Anxiety and fear management in paediatric dentistry using distraction techniques

Mark Robertson (Lead / Corresponding author), Mariana Araujo, Nicola Innes

Research output: Contribution to journalReview article

Abstract

Data sources: PubMed, Web of Science, Scopus, Cochrane Library, Latin American and Caribbean Health Sciences Literature (Lilacs), US National Library of Medicine and Google Scholar. There were no limits on language or publication dates.

Study selection: Two independent reviewers performed the study selection of randomised controlled trials (RCT) investigating distraction techniques to manage dental anxiety & fear in patients under 18 years old compared to no intervention

Data extraction and synthesis: Data were extracted by two independent reviewers using standardised data tables. Risk of bias was assessed using Cochrane Collaboration's Risk of Bias Tool. Study heterogeneity precluded meta-analysis. Qualitative analyses were performed.

Results: Twenty-one RCTs were included in this systematic review. Participant ages ranged from 4 to 16 years old. Distraction techniques included use of audio and audio-visual techniques, instrument camouflage, biofeedback therapy, dental operating microscope and toys. Data were collected pre- and post-dental procedures including: dental examination; prophylaxis; local anaesthetic administration; restoration placement; exodontia; and placement of rubber dam. Within studies, between one and six instruments were used to measure children's anxiety and dental fear. Objective measures with pulse oximeters and blood pressure cuffs were used most frequently.

Conclusions: The studies included in this systematic review suggest that distraction techniques might be useful to control children's anxiety and fear during dental appointments, however, the certainty of evidence is very low. There are no contraindications for the use of distraction techniques during children's and adolescents' dental appointments.

Original languageEnglish
Pages (from-to)50-51
Number of pages2
JournalEvidence-Based Dentistry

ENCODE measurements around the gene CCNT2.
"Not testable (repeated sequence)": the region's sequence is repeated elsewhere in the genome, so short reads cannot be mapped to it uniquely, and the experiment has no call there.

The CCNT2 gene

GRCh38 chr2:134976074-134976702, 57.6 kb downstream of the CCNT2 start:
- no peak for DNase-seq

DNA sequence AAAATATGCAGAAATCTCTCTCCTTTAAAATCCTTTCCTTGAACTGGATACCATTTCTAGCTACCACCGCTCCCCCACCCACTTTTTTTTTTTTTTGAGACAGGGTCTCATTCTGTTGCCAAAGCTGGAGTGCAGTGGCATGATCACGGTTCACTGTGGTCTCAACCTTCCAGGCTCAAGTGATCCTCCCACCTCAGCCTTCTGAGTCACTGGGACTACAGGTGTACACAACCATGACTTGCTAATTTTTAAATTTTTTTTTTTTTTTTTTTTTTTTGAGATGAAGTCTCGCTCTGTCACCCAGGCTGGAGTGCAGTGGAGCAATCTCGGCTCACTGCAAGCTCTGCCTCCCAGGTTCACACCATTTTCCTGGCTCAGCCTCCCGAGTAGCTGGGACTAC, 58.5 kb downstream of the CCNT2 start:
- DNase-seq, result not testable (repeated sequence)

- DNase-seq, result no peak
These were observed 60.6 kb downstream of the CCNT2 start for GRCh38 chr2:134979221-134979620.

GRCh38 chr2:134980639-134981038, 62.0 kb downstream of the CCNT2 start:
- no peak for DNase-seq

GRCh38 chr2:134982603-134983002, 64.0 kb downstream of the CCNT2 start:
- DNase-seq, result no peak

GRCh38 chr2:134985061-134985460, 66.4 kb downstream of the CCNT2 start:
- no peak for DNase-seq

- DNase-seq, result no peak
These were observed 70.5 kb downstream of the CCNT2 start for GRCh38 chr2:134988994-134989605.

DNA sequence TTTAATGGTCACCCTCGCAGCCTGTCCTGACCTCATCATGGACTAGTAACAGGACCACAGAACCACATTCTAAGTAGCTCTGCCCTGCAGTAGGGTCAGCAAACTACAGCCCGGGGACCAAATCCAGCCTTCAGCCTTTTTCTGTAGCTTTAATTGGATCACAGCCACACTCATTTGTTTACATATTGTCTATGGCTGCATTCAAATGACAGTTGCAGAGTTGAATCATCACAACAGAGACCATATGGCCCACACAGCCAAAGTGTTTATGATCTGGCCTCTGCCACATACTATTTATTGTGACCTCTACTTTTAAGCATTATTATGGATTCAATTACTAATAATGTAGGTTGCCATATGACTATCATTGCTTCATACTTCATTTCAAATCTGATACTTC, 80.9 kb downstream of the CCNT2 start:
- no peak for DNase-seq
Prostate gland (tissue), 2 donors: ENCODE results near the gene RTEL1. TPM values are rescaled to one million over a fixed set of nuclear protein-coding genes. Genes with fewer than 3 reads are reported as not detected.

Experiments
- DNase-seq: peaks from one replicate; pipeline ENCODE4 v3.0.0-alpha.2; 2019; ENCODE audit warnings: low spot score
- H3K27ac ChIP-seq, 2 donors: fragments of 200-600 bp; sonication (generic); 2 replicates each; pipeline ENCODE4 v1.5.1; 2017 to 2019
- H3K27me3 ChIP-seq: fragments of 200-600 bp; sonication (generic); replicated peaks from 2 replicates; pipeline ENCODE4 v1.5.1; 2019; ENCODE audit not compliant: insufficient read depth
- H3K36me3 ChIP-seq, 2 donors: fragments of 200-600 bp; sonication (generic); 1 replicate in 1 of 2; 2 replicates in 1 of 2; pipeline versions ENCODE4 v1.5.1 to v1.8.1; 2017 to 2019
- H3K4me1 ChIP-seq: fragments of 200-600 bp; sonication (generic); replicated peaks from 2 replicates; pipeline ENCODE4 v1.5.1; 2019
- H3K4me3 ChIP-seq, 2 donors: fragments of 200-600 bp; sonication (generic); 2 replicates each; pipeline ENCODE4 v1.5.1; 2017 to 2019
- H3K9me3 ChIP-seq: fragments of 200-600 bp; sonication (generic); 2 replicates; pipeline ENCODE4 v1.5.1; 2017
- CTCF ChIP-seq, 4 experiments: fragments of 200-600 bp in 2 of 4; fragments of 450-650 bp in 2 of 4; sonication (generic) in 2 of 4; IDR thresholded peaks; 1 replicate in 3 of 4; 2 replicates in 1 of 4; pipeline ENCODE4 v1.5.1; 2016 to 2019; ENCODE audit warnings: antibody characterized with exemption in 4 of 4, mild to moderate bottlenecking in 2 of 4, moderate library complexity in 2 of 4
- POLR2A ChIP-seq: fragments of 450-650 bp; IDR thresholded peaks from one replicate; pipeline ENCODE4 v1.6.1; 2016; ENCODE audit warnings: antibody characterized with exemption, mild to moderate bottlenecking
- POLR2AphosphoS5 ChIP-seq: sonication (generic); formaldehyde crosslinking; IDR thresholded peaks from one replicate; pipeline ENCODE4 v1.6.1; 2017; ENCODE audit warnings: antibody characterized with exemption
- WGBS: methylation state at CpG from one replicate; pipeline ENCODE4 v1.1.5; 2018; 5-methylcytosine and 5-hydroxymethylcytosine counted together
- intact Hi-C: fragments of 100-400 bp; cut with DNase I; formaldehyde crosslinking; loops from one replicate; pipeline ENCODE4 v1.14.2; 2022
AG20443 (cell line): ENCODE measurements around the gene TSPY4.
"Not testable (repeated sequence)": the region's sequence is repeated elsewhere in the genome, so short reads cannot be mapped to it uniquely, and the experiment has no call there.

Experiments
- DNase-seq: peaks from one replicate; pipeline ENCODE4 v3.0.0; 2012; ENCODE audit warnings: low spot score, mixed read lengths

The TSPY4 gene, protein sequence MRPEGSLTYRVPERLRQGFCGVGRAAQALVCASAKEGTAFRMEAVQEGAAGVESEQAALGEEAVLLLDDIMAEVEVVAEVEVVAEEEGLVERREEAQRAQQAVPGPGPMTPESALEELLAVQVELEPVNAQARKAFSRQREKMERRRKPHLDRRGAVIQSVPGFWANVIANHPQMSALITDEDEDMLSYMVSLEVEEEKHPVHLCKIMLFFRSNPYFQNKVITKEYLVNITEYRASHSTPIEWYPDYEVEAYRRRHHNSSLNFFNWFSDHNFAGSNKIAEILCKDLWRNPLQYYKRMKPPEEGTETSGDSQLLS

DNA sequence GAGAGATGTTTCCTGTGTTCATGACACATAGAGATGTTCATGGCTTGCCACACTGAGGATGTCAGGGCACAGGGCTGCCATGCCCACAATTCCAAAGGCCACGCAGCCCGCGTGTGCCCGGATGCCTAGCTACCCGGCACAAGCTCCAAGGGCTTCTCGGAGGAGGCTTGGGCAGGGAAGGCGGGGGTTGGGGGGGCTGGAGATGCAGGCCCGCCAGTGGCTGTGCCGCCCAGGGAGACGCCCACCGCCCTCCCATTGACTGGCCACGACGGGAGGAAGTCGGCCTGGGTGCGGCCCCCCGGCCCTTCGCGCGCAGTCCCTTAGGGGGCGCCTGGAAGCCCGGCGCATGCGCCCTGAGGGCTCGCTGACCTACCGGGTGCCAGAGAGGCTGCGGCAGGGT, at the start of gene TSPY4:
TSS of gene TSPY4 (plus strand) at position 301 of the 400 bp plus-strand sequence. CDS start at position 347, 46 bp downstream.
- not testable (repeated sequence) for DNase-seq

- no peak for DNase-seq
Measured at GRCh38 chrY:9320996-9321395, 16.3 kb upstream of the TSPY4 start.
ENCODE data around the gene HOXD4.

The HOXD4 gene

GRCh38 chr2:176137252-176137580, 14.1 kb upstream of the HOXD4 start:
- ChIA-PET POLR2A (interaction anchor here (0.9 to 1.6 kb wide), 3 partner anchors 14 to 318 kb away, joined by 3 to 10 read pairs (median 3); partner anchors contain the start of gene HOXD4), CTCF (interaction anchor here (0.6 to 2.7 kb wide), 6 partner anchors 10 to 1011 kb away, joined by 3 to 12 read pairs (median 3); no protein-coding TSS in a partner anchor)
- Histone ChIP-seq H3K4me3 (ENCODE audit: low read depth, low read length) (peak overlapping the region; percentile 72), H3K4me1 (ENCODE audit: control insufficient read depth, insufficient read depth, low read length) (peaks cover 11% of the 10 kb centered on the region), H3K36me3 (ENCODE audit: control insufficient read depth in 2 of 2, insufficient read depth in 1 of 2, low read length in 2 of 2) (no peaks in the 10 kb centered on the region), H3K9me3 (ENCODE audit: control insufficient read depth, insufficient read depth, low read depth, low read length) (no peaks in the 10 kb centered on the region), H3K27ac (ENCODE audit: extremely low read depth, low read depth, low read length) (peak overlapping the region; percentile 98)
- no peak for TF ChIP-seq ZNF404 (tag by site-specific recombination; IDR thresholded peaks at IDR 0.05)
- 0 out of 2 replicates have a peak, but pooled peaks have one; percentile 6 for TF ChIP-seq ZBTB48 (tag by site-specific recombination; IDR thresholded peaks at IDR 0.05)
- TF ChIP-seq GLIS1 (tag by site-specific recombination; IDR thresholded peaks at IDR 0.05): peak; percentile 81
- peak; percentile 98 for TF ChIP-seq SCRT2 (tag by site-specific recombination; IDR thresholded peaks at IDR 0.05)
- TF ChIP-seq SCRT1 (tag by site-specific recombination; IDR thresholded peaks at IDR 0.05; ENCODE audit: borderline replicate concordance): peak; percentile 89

Volume20
Issue number2
DOIs
Publication statusPublished - 28 Jun 2019

Fingerprint

Pediatric Dentistry
Fear
Dental Anxiety
Tooth
Anxiety
Appointments and Schedules
Rubber Dams
National Library of Medicine (U.S.)
Blood Pressure
Play and Playthings
Information Storage and Retrieval
Local Anesthetics
PubMed
Libraries
Publications
Meta-Analysis
Language
Randomized Controlled Trials
Health

Cite this

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abstract = "Data sources: PubMed, Web of Science, Scopus, Cochrane Library, Latin American and Caribbean Health Sciences Literature (Lilacs), US National Library of Medicine and Google Scholar. There were no limits on language or publication dates.Study selection: Two independent reviewers performed the study selection of randomised controlled trials (RCT) investigating distraction techniques to manage dental anxiety & fear in patients under 18 years old compared to no interventionData extraction and synthesis: Data were extracted by two independent reviewers using standardised data tables. Risk of bias was assessed using Cochrane Collaboration's Risk of Bias Tool. Study heterogeneity precluded meta-analysis. Qualitative analyses were performed.Results: Twenty-one RCTs were included in this systematic review. Participant ages ranged from 4 to 16 years old. Distraction techniques included use of audio and audio-visual techniques, instrument camouflage, biofeedback therapy, dental operating microscope and toys. Data were collected pre- and post-dental procedures including: dental examination; prophylaxis; local anaesthetic administration; restoration placement; exodontia; and placement of rubber dam. Within studies, between one and six instruments were used to measure children's anxiety and dental fear. Objective measures with pulse oximeters and blood pressure cuffs were used most frequently.Conclusions: The studies included in this systematic review suggest that distraction techniques might be useful to control children's anxiety and fear during dental appointments, however, the certainty of evidence is very low. There are no contraindications for the use of distraction techniques during children's and adolescents' dental appointments.",
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Anxiety and fear management in paediatric dentistry using distraction techniques. / Robertson, Mark (Lead / Corresponding author); Araujo, Mariana; Innes, Nicola.

In: Evidence-Based Dentistry, Vol. 20, No. 2, 28.06.2019, p. 50-51.

Research output: Contribution to journalReview article

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AU - Araujo, Mariana

AU - Innes, Nicola

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